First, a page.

FINRA has released their 2016 Regulator and Examination Priorities Letter, highlighting three areas of focus for the New Year. Supervision, risk management and controls, and liquidity are sited as overarching themes of the letter. There will also be increased scrutiny regarding culture, conflicts of interest and ethics, and the significant role each of these issues play in how a firm is conducting business.
Other areas of priority in 2016 will include:
- Firms’ monitoring of excessive concentrations and recommendations, particularly regarding complex, speculative or illiquid products;
- Seniors and vulnerable investors;
- Private placements and Regulation A+ offerings;
- Fixed income securities, including excessive charges;
- Market integrity, including the Vendor Display Rule, market access, fixed-income order handling, Regulation SHO, and manipulation across markets and products; and
- Financial and operational controls relating to exchange-traded funds and fixed-income prime brokerage.
As it pertains to supervision, risk management and controls, FINRA maintains that examinations will emphasize review of AML policy and programs, cyber-security, management of conflicts of interest in technology, outsourcing, and data quality.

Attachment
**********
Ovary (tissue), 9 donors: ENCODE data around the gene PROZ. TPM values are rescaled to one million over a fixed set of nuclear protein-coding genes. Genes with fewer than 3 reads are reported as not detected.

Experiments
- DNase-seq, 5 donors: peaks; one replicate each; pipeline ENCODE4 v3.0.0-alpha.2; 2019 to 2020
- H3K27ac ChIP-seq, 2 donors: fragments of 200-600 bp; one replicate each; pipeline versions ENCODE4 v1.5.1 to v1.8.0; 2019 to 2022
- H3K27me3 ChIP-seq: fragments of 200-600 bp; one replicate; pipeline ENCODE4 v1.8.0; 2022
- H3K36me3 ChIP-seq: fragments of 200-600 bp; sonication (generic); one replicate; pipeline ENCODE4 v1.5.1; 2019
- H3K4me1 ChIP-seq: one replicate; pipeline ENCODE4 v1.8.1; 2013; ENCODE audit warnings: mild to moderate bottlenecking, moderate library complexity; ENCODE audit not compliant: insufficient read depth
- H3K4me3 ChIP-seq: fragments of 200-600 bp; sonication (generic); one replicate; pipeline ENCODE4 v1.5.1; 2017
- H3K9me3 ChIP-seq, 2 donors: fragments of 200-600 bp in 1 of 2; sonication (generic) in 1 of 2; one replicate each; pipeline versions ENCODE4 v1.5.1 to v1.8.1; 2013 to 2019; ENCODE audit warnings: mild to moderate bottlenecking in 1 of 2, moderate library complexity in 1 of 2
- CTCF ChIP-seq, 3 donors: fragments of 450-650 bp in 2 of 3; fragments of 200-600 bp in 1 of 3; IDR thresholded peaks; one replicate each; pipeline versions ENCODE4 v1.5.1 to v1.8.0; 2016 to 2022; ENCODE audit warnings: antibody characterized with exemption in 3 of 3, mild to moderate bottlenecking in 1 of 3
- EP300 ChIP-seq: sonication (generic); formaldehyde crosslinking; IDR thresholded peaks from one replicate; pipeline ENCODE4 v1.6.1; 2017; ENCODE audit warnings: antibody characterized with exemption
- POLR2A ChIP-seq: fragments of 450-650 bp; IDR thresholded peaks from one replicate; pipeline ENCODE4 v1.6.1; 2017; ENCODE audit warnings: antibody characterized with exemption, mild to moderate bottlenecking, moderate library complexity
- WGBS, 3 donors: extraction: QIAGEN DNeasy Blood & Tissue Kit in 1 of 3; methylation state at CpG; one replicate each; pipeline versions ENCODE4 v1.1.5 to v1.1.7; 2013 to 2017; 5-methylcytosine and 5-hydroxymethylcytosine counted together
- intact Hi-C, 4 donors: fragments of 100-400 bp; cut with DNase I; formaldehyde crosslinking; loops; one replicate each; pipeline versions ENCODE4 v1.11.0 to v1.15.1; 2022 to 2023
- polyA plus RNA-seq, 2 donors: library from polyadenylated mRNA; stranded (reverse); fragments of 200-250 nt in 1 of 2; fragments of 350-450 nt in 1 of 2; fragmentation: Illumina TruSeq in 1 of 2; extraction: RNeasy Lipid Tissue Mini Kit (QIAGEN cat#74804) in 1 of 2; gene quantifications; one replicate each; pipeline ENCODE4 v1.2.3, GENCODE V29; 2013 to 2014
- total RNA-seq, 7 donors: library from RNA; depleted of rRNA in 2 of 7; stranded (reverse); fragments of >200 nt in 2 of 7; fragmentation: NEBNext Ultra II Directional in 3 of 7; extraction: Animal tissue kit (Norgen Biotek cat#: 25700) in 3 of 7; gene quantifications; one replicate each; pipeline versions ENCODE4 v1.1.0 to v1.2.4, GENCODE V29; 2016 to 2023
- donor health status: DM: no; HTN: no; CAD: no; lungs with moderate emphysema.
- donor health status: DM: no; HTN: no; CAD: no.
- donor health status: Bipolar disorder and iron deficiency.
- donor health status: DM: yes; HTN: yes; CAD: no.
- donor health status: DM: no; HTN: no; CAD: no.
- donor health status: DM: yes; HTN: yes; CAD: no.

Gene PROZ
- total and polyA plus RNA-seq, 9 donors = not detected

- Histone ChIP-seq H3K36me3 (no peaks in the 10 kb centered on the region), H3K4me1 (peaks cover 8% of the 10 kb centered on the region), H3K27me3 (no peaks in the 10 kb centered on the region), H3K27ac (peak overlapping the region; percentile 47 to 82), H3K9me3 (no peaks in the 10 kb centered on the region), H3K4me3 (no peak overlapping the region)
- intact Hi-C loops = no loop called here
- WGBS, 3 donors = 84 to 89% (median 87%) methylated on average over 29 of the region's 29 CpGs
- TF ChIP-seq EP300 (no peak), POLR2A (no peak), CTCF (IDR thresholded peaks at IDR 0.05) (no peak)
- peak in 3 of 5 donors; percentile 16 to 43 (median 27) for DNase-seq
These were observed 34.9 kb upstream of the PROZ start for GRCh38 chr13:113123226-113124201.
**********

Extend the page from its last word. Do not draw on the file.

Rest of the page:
With regard to liquidity, the area of interest is the firms’ adequacy in contingent funding plans as it relates to their business model and in connection with testing for market stresses. High frequency-trading trading firms will obviously be of special interest as it pertains to liquidity planning and controls in place.
These broad issues have become areas of focus as result of FINRA’s conclusion that “Some firms continue to experience systematic breakdowns manifested through significant violations due to poor cultures of compliance,” according to FINRA Chairman and CEO Richard Ketchum.
When FINRA discusses firm compliance culture, these five indicators are being assessed:
- Whether control functions are valued within the organization;
- Whether policy or control breaches are tolerated;
- Whether the organization proactively seeks to identify risk and compliance events;
- Whether immediate managers are effective role models of firm culture; and
- Whether sub-cultures that may not conform to overall corporate culture are identified and addressed.